My favorite story involves the nature-loving Cheyenne, who'd stampede buffalo herds off cliffs just to eat their tails (lots of tasty fat in their tails). The rest would rot.
Also, intelligent, gentle dolphins will attack whales and bite off their tongues and lips, and leave them to starve to death.
//please note, I'm a vegetarian without illusions about Mother Nature's true face
The Ohio mound builders disaster may have been disease through contact with europeans but it may also have been overpopulation, drought, flood or other unknown factors..
At any rate, a large civilization disappeared... and only tribes remained..
In the southwest, a large metropolitan civilization existed..
It's believed now that they practiced human sacrifice, and that they were finally "terminated" by those surrounding tribes..
The Gulf Coast tribes were destroyed by disease from the spanish as were the Aztec and others.. ( of course, they returned the favor, it's believed the Indians gave the Spanish syphillis in exchange.. )
There were some "cities" along the gulf, (esp. Texas and Louisiana) but they had pretty much disappeared by the mid to late 1600's..
The plains tribes had large "metropolitan" areas along the Mississippi and Missouri rivers..
They were decimated by contact with european settlers and no resistance to transferred diseases.. especially smallpox and plague..
There is some truth and some BS in the author's article..
Truth is the apparent fact of various signs of metropolitan civilization in North America as well as Mexico Central America and South America..
Truth is the massive agricultural projects that took place.. As to their success, we're not so sure about that..
BS is the supposed "stewardship" of the land..
Slash & Burn is not stewardship.. sorry..
Planned pastureland for Bison? Not likely..
Bison knock stuff down. Especially trees..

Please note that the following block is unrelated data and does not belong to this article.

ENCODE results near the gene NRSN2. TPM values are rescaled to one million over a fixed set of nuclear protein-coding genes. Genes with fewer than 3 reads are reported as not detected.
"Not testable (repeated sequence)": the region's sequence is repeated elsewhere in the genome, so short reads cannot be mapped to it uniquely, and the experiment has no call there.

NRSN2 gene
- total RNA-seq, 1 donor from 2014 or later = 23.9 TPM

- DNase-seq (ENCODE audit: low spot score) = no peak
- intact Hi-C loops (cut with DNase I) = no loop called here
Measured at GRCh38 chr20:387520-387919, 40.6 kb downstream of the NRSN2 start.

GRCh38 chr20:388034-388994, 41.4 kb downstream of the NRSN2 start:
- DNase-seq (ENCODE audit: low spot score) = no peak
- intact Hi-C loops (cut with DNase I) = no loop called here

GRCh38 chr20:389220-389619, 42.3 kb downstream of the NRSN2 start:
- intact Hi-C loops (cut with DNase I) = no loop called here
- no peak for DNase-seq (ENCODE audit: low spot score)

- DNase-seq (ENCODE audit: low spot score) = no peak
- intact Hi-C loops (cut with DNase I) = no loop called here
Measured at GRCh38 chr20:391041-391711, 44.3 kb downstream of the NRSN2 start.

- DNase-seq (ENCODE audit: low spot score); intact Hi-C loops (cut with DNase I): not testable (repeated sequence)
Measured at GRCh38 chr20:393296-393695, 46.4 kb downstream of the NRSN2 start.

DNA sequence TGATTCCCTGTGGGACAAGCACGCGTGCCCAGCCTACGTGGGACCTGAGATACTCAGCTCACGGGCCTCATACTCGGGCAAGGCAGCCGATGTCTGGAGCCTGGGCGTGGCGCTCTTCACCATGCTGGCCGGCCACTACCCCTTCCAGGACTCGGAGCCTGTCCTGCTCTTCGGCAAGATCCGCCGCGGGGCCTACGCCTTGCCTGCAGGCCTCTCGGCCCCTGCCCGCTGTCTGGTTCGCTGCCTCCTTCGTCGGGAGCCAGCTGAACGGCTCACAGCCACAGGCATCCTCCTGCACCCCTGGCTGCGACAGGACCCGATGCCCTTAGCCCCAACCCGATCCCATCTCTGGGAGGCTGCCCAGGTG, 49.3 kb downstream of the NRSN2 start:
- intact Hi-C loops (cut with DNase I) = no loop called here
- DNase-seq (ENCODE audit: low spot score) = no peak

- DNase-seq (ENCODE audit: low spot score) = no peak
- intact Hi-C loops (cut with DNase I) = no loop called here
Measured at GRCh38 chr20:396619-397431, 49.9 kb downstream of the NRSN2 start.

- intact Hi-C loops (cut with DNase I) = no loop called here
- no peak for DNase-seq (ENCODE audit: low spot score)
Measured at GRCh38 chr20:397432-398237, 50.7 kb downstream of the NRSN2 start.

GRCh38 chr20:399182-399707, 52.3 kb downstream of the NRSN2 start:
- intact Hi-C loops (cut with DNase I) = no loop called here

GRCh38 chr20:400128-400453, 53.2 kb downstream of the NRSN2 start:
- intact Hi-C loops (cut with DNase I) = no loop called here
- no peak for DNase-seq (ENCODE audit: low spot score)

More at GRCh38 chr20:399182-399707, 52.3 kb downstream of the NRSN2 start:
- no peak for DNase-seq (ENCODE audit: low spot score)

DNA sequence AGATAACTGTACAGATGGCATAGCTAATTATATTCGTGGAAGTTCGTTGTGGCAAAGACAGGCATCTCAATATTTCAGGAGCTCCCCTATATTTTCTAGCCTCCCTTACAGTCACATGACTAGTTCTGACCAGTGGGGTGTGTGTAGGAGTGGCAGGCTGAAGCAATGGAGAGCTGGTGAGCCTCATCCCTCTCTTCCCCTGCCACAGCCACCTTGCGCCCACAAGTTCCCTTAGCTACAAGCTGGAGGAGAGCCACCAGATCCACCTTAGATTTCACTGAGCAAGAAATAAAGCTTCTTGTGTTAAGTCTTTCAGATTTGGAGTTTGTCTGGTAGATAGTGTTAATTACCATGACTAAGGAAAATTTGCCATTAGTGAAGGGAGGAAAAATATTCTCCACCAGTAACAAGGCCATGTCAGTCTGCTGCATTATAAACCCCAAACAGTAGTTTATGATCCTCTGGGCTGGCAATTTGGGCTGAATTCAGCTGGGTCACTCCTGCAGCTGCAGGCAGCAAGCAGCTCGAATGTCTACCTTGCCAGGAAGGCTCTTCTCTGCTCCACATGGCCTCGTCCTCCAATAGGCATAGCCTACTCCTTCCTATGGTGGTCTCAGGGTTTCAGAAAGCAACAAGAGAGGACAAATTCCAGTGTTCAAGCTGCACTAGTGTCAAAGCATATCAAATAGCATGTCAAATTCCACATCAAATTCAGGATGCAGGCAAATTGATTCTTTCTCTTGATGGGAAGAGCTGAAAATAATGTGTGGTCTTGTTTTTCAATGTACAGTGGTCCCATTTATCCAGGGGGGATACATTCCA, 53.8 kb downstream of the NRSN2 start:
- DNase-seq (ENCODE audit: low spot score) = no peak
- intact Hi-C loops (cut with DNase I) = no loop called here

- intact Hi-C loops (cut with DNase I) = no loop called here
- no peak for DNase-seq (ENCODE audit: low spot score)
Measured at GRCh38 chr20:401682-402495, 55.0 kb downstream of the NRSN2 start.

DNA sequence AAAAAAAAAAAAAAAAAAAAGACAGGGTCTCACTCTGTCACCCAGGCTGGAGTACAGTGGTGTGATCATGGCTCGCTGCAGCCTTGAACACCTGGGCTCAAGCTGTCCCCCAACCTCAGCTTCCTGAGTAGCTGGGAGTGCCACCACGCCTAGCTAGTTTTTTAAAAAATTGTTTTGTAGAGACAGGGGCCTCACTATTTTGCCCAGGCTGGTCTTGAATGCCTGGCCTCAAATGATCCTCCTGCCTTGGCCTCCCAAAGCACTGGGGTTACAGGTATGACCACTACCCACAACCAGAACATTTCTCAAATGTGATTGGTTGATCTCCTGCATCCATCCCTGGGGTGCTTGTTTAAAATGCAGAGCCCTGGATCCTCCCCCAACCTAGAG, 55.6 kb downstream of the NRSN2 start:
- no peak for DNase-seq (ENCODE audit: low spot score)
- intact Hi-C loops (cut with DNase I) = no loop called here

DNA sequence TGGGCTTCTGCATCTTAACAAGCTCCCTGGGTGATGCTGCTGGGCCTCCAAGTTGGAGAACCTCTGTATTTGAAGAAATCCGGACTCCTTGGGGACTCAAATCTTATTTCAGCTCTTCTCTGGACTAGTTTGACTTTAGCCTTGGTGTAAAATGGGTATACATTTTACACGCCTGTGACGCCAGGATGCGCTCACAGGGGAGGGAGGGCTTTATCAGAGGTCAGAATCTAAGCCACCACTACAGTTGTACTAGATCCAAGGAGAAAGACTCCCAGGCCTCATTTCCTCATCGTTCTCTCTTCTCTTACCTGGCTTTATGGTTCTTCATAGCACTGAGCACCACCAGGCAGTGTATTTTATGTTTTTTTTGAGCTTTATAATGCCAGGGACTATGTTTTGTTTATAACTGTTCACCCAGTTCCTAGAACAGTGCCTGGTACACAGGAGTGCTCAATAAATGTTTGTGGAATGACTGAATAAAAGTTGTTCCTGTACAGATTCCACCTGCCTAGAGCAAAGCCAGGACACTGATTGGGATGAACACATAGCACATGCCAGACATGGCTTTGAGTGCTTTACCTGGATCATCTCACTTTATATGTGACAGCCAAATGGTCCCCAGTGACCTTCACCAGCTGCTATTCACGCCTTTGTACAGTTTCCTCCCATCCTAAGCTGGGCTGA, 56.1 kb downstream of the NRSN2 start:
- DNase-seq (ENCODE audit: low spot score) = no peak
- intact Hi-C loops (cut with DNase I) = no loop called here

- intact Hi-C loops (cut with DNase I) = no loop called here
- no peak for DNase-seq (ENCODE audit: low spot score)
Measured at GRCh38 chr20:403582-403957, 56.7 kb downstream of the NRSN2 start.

Any expansion of the prairies was probably a conjunction of Bison using young trees as "back scratchers" and local tribes harvesting wood for various purposes..
Prairies don't have a lot of trees, and I doubt the native americans were that selective in their own cutting..
All in all, the article is OK in the sense that it might cause interest in the subject and encourage some people to do some study on American Indian history prior to the arrival of european colonization movement..
I've also heard that cannabalism was also practiced although I could be wrong. Can anyone else confirm?
Dunno about that but I'm pretty sure that some practiced human sacrifice.
You forgot no sacrificing of virgins?!?!
Should simply tell the young one that the history of mankind is one of ceaseless slaughter and savagery in which the ground is soaked with the blood and entrails of the innocents. Then put together a movie night with the family featuring the Sorrow and the Pity, news footage from Pol Pot's Cambodia and the "best of" documentaries of primitive tribal practices. As she sits there wide-eyed in horror, quietly sobbing, you'll know you've done your job.
Native American ping..
Actually, if you took a genetic sample of the average Mexican, they would likely have more Aztec, Toltec, Olmec, Zapotec, Tarascan, etc. ancestry then they would Spanish.
You forgot to add blacks to the mix..
Some mexicans are black, some are white..
Some are "in between".. The proportions of "indian", black, and white vary greatly depending on location, history, etc..
Many Indians in Mexico would not consider themselves mexican but indian..
Many Mexicans would agree on the distinction and that is why there is so much political strife and violence, both by and against indians in Mexico..
a thriving, diverse place; a tumult of languages, trade, and culture; the home to tens of millions of people - more, some researchers believe, than Europe at that time.Waaaay back in the 1970s, in college, my Latin American history prof (among others) taught us about a number of population crashes that happened in Middle America (that's Mexico and Central America), most recently in the early 16th century, when Spanish-borne diseases cut through. The population of Mexico didn't reach that level again until the early 20th century (or so they taught us).